Blackpool got off to a perfect start on Saturday with a 2-0 win away at Millwall, which saw Ian Holloway keep his unbeaten opening day record as ‘Pool manager intact. The searing heat made for a punishing afternoon in the sun, but a professional performance meant Blackpool showed their class to take all three points and top the table after the first game for the third consecutive season. Here are my thoughts on the match:
1. Solid foundations keep out Millwall
In the build up to this game, I expressed concern at the possibility of re-jigging the back four in light of the poor performance in the Capital One Cup defeat to Morecambe. Defensive success towards the end of last season had its foundations in consistency, so it was heartening to see Ian Holloway resist the tempation to shake things up. Faith in his defence was amply rewarded as they turned in an excellent display to earn a clean sheet.
Central to Saturday’s solidity was the work done by Ian Evatt. The club’s longest serving player following the departure of Keith Southern, Evatt was a mountain in defence and repelled everything thrown at him. Neither Darius Henderson nor Andy Keogh got much change out of Evatt as the former QPR man cleared cross after cross. Millwall however will be disappointed to have played into Blackpool’s hands, and once it became evident that Evatt was winning everything in the air, they really should have changed tack.
Elsewhere in defence, it was an encouraging display from Neal Eardley, so often the target of criticism from certain quarters. Eardley had the better of Millwall’s Scott Malone (and later Liam Feeney) all afternoon, as well as driving forward down the right at every opportunity. Saturday should give the Welsh defender a much-needed confidence boost. Alex Baptiste and Stephen Crainey also had strong games and kept Millwall very quiet – the home side offering few ideas going forward. Only once did they breach the Seasiders’ back line when Keogh got the benefit of a close offside call – on this occasion Matt Gilks stood tall to make his only real save of the match.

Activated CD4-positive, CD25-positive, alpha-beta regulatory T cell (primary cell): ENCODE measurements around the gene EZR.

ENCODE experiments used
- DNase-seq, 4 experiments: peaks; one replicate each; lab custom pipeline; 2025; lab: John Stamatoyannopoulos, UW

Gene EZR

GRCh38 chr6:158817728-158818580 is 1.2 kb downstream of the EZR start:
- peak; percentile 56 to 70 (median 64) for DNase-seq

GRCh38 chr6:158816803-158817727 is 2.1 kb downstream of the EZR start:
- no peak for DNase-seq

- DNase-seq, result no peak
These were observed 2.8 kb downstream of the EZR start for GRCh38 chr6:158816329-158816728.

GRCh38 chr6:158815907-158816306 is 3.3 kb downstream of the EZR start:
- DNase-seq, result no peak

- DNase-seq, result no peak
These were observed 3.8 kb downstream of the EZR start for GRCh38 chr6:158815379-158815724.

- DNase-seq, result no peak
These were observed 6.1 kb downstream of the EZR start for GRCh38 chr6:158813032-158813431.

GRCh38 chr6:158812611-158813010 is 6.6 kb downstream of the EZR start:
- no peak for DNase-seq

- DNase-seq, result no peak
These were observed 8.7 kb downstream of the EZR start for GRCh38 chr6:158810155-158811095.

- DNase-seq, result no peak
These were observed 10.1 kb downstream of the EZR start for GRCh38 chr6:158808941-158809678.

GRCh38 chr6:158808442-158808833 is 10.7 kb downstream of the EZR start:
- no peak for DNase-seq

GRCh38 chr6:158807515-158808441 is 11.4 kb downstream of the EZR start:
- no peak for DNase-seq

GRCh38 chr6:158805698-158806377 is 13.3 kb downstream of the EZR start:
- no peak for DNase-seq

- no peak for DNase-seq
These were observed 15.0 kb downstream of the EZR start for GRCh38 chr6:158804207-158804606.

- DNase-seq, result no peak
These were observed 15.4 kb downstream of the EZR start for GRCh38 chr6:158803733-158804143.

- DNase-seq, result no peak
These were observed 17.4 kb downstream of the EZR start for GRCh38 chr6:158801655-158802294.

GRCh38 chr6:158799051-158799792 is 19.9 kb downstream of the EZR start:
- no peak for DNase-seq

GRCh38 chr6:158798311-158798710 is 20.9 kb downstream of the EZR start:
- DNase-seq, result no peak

2. Expectation on Ince builds
The weekend could hardly have been more different for Blackpool’s two brightest talents. While Matt Phillips was busy handing in a transfer request on the back of an alleged illegal approach from Southampton, his fellow wide player Tom Ince was establishing himself as Blackpool’s key player. Phillips is not the first player to have his head turned, and nor will he be the last, and the events of the last few days are simply typical of modern football.
Matt Phillips would do well to take heed from the careers of other players who have left Bloomfield Road for supposed greener grass, only to find that things haven’t necessarily worked out the way they had planned. The large sums of money on offer are an obvious draw, but it would appear the Scotland international has been poorly advised – the timing could hardly have been worse.
Meanwhile, Ince was perhaps showing why many Blackpool supporters believe he is the more talented of the two. A constant threat on the ball, he is capable of scoring a lot of goals this season as proven by his brace at The Den. The first was the result of a clever one-two before a placed finish with his weaker right foot; the second displayed his strength to shrug off a challenge before smashing past Maik Taylor with aplomb.